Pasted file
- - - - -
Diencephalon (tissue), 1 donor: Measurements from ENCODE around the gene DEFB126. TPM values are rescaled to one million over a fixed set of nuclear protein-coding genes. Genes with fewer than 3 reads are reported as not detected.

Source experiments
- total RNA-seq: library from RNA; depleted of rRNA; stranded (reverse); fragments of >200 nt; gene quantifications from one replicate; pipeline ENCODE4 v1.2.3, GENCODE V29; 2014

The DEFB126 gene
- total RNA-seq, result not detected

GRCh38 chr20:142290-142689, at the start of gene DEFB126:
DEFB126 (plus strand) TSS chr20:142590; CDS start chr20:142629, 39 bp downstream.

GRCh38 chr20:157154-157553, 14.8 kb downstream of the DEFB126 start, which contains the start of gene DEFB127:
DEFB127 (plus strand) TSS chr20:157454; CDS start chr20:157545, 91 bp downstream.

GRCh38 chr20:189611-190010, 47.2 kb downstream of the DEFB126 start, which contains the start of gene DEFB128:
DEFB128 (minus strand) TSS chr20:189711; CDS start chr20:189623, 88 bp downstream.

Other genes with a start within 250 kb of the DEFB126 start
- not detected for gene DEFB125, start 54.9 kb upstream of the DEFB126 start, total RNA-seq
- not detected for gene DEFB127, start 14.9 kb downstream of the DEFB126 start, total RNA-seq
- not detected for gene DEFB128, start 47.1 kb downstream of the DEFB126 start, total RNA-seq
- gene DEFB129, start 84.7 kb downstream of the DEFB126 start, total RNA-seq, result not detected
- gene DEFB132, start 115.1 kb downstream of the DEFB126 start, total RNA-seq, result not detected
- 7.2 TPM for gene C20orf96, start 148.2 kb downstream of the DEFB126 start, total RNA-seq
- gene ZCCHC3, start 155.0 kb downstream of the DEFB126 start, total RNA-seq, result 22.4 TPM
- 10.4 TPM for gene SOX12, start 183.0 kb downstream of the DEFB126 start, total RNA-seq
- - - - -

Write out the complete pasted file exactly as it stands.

Diencephalon (tissue), 1 donor: Measurements from ENCODE around the gene DEFB126. TPM values are rescaled to one million over a fixed set of nuclear protein-coding genes. Genes with fewer than 3 reads are reported as not detected.

Source experiments
- total RNA-seq: library from RNA; depleted of rRNA; stranded (reverse); fragments of >200 nt; gene quantifications from one replicate; pipeline ENCODE4 v1.2.3, GENCODE V29; 2014

The DEFB126 gene
- total RNA-seq, result not detected

GRCh38 chr20:142290-142689, at the start of gene DEFB126:
DEFB126 (plus strand) TSS chr20:142590; CDS start chr20:142629, 39 bp downstream.

GRCh38 chr20:157154-157553, 14.8 kb downstream of the DEFB126 start, which contains the start of gene DEFB127:
DEFB127 (plus strand) TSS chr20:157454; CDS start chr20:157545, 91 bp downstream.

GRCh38 chr20:189611-190010, 47.2 kb downstream of the DEFB126 start, which contains the start of gene DEFB128:
DEFB128 (minus strand) TSS chr20:189711; CDS start chr20:189623, 88 bp downstream.

Other genes with a start within 250 kb of the DEFB126 start
- not detected for gene DEFB125, start 54.9 kb upstream of the DEFB126 start, total RNA-seq
- not detected for gene DEFB127, start 14.9 kb downstream of the DEFB126 start, total RNA-seq
- not detected for gene DEFB128, start 47.1 kb downstream of the DEFB126 start, total RNA-seq
- gene DEFB129, start 84.7 kb downstream of the DEFB126 start, total RNA-seq, result not detected
- gene DEFB132, start 115.1 kb downstream of the DEFB126 start, total RNA-seq, result not detected
- 7.2 TPM for gene C20orf96, start 148.2 kb downstream of the DEFB126 start, total RNA-seq
- gene ZCCHC3, start 155.0 kb downstream of the DEFB126 start, total RNA-seq, result 22.4 TPM
- 10.4 TPM for gene SOX12, start 183.0 kb downstream of the DEFB126 start, total RNA-seq